My approach would be using a particle generator. But the only ones I know are for 3D images.
So I would use Blender, where you can define the number of particles.
As you need to change the color of some of them I would create two base objects (an object is the shape of the particle that will be repeated) to make two particle systems.
One system with 162 and the other with 588.
Then I would choose a self illuminated material for the particles and the container so my final render looks flat.
If you need a "white" separation you can prepare a fresnel material. This makes the material look one color if the angle is paralel to the camera and the color changes if the angle of this surface changes.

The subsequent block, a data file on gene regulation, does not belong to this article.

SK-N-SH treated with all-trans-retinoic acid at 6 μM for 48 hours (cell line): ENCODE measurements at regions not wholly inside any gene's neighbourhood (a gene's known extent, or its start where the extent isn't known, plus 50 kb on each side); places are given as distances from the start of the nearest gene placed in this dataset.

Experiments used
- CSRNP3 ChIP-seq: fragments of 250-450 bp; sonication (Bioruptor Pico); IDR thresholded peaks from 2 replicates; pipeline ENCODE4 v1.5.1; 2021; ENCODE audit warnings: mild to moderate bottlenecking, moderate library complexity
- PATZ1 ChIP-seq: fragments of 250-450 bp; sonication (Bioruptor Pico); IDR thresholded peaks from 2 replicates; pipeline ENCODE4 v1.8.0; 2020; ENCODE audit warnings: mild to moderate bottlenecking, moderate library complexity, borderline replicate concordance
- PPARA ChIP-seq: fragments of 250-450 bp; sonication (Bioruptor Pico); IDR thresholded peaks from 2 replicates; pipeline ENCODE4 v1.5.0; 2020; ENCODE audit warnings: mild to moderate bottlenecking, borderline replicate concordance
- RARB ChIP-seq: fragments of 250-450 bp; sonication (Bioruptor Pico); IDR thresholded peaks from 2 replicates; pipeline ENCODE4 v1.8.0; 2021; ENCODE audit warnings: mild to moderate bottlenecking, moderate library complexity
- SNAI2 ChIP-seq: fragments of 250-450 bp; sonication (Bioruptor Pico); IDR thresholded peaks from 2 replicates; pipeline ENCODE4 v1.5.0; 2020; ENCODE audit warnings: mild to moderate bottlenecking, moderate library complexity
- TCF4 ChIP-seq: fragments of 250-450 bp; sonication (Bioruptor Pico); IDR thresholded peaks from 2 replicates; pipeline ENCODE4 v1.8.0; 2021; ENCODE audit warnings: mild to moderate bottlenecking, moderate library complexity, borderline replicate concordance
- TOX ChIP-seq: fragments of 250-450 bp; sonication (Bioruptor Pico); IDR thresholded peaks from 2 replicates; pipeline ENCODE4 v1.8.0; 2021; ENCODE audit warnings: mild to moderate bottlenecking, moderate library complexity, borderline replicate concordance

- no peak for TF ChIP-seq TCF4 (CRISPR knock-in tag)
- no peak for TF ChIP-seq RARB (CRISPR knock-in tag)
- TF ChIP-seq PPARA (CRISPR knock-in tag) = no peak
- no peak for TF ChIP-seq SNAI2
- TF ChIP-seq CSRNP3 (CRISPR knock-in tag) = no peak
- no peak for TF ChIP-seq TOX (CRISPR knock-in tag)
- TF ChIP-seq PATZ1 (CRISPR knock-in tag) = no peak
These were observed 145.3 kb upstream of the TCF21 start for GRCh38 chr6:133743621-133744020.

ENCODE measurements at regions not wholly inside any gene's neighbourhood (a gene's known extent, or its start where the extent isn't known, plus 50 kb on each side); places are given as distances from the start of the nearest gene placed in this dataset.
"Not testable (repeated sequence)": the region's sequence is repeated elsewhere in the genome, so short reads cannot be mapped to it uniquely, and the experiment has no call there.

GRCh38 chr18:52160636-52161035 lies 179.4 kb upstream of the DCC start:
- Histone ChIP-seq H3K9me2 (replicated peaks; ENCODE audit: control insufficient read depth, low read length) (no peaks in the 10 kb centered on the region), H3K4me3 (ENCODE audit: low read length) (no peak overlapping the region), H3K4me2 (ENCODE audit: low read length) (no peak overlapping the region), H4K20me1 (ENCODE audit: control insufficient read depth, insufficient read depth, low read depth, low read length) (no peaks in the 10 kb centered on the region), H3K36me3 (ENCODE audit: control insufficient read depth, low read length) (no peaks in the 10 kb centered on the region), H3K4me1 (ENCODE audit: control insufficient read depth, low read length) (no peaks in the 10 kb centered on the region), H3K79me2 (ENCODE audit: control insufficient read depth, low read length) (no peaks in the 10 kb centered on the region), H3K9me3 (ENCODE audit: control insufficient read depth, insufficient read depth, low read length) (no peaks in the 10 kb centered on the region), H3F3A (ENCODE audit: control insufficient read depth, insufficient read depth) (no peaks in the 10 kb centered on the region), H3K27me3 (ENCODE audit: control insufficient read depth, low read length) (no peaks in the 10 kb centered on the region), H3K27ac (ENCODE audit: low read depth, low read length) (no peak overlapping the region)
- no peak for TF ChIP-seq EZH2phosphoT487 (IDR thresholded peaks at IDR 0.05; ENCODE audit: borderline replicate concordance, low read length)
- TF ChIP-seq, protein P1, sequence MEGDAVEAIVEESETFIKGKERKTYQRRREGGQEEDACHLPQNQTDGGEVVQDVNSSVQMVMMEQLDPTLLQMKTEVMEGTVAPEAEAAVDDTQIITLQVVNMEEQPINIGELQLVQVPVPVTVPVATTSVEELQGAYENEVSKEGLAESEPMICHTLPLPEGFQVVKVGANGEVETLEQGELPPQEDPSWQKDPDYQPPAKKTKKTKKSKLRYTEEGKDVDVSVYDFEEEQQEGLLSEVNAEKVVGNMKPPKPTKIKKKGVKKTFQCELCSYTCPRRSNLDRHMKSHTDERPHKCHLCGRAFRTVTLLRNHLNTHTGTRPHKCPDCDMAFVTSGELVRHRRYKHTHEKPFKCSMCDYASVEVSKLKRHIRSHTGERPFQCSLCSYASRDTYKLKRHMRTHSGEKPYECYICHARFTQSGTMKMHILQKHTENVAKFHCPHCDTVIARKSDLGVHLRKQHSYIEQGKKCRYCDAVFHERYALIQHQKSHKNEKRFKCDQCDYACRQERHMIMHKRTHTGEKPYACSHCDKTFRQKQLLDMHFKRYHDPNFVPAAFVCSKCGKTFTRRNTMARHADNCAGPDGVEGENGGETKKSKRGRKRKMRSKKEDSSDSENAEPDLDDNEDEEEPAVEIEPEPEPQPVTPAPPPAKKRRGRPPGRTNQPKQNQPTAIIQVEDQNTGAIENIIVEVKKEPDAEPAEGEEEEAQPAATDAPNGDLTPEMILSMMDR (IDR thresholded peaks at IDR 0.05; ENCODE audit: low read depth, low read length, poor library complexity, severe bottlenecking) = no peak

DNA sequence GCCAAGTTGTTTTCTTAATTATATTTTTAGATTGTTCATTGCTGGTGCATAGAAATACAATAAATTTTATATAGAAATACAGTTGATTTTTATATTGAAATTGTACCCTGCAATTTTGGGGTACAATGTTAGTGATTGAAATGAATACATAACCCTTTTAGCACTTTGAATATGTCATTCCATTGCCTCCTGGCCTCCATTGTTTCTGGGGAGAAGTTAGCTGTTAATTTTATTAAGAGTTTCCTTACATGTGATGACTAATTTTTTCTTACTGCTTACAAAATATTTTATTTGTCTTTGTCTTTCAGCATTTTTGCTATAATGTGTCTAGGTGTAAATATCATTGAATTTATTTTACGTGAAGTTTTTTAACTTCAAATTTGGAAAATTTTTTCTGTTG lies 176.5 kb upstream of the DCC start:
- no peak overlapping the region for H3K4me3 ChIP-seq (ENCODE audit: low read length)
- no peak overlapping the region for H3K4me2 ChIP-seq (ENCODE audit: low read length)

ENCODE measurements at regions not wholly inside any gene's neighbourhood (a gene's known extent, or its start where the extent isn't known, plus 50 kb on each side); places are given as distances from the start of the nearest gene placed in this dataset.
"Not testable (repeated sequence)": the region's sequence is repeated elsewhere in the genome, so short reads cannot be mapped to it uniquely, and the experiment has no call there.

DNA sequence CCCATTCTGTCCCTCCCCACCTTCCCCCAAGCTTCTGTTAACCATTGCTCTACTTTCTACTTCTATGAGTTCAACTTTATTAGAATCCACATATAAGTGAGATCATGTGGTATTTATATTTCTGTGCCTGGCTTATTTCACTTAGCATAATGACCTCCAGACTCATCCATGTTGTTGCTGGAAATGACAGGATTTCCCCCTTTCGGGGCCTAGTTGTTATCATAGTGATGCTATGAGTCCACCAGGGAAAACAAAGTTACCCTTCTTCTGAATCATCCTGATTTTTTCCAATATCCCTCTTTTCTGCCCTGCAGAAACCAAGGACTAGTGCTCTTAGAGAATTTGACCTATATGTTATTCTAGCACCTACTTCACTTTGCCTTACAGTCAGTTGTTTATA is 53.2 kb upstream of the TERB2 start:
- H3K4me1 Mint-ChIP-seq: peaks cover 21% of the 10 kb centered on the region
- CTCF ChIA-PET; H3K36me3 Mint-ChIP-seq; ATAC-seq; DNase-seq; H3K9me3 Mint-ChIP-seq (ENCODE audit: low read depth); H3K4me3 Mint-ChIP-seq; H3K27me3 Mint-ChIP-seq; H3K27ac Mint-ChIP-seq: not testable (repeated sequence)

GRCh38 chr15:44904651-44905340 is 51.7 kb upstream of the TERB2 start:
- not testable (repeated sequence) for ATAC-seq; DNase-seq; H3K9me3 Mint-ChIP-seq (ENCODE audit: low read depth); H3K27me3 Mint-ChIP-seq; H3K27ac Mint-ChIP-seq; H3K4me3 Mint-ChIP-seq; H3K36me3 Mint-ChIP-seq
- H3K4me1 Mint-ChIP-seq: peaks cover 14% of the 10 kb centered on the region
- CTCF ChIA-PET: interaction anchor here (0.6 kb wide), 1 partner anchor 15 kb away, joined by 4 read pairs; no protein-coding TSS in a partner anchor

Look for a specific tutorial on how to achieve this: https://www.google.com/search?q=blender+particle+systems
To be sure you have the exact amount of particles generate a lower number of them so you can count them and confirm.
If you "drop" them form some height you will have some randomness in the distribution.
You can render this of a decent size. But if you leave a gap between the circles you could try to trace them.
Another way to do it is using the "Spray" tool inside of Illustrator.
The basic idea is that you prepare a symbol of a circle, choose the spray tool and... spray.
At any moment you can select all the objects in one layer to make an automated counting. (Document info)
You could prepare different layers lets say each with 50 objects so you can keep track on how many objects are there.
The drawback of this method is that some circles can be overlapped one on top of another.